"They were not pleased," Gaara observed dryly. Her brother sat in his chair behind the Kage's desk and glanced askance at the massive pile of papers framing either side of his head as if his disproving glare could make them vanish as easily as it did the members of the council. "However, I am satisfied with the outcome. I believe they understand any interference in the activities of the aid from Konoha will bear a heavy penalty." Gaara shifted to his green-eyed gaze to his dark eyed brother, who nodded in agreement. Gaara then looked towards his seated sister, who returned the attention from under the arch of her hand as she continued to work against her burgeoning headache. She should probably go get some aspirin after this.

"Temari," Gaara began, "since you have headed the investigation of the disease since the beginning, I'll ask you to continue in that role."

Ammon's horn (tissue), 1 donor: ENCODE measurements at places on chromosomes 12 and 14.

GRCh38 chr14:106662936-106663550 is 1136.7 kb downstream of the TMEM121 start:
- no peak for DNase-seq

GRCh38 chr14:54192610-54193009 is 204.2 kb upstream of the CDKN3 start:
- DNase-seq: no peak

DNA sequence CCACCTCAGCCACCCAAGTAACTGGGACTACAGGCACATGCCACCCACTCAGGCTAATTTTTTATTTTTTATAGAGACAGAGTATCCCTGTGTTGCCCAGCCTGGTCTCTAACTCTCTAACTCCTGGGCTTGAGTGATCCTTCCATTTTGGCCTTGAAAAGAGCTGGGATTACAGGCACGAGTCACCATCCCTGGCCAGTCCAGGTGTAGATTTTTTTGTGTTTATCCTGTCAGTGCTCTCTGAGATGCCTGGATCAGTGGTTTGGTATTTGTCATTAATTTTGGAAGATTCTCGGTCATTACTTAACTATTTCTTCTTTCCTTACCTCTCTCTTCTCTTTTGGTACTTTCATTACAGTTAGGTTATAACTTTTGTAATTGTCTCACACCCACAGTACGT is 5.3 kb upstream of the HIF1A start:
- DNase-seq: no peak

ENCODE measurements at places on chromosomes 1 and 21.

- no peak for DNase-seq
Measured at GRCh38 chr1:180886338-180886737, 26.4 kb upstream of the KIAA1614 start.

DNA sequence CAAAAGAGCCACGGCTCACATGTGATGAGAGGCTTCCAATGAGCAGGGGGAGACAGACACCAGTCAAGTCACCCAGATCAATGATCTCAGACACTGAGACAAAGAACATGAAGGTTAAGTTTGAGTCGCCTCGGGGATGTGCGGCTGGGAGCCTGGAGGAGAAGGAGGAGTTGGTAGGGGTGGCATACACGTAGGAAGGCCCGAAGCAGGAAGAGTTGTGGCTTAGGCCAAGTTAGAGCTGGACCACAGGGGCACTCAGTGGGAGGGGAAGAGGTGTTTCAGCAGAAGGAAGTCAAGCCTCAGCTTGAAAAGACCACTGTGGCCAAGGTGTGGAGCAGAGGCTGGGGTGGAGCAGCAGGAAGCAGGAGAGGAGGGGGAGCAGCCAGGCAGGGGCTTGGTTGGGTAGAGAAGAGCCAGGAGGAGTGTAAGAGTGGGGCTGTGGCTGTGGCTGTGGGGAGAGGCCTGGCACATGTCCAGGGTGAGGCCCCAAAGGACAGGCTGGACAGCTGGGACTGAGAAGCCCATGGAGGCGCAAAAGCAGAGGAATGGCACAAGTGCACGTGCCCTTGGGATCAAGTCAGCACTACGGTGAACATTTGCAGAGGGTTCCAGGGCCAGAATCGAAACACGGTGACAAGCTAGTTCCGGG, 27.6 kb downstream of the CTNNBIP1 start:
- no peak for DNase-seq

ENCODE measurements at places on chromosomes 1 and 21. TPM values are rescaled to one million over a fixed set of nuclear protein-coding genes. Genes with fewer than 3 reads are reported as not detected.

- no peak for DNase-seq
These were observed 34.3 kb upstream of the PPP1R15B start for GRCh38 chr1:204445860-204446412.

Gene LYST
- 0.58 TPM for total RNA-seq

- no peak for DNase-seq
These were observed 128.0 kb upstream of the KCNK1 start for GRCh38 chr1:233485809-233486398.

Temari nodded in affirmation.

"Kankuro," Gaara turned to his puppeteer brother, "when the aid from Konoha arrives, I want you receive them and insure they have access to all resources they may require. I'm also going to ask that you keep an eye on the activities of the councilmen in the event they attempt any interference."

Kankuro nodded his head sharply so that the cat ears on his hood flapped slightly. Temari doubted that even the most ingrained bad habits of the council would have survived exposure to Gaara's decidedly impressive killing intent. Plenty of the decadent pseudo-aristocrats had witnessed the dismemberment of the bodies of the unsuccessful assassins during Gaara's youth. She was sure her brother's chakra mixed with a little murder had resulted in a pleasant trip down memory lane for them all. It ought to be more than enough to dissuade the council members from trying to deny the Konoha nin from accessing locations or information they would rather try to hoard for themselves. After all, even the council knew one couldn't manage a trading monopoly when one is dead. As Kankuro once quipped, people tend to ignore the memos after that point.